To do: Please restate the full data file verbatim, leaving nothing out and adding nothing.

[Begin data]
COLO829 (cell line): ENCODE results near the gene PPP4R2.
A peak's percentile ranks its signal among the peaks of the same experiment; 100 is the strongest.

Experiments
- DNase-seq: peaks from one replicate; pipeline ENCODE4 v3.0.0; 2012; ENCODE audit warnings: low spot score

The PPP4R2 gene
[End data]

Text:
COLO829 (cell line): ENCODE results near the gene PPP4R2.
A peak's percentile ranks its signal among the peaks of the same experiment; 100 is the strongest.

Experiments
- DNase-seq: peaks from one replicate; pipeline ENCODE4 v3.0.0; 2012; ENCODE audit warnings: low spot score

The PPP4R2 gene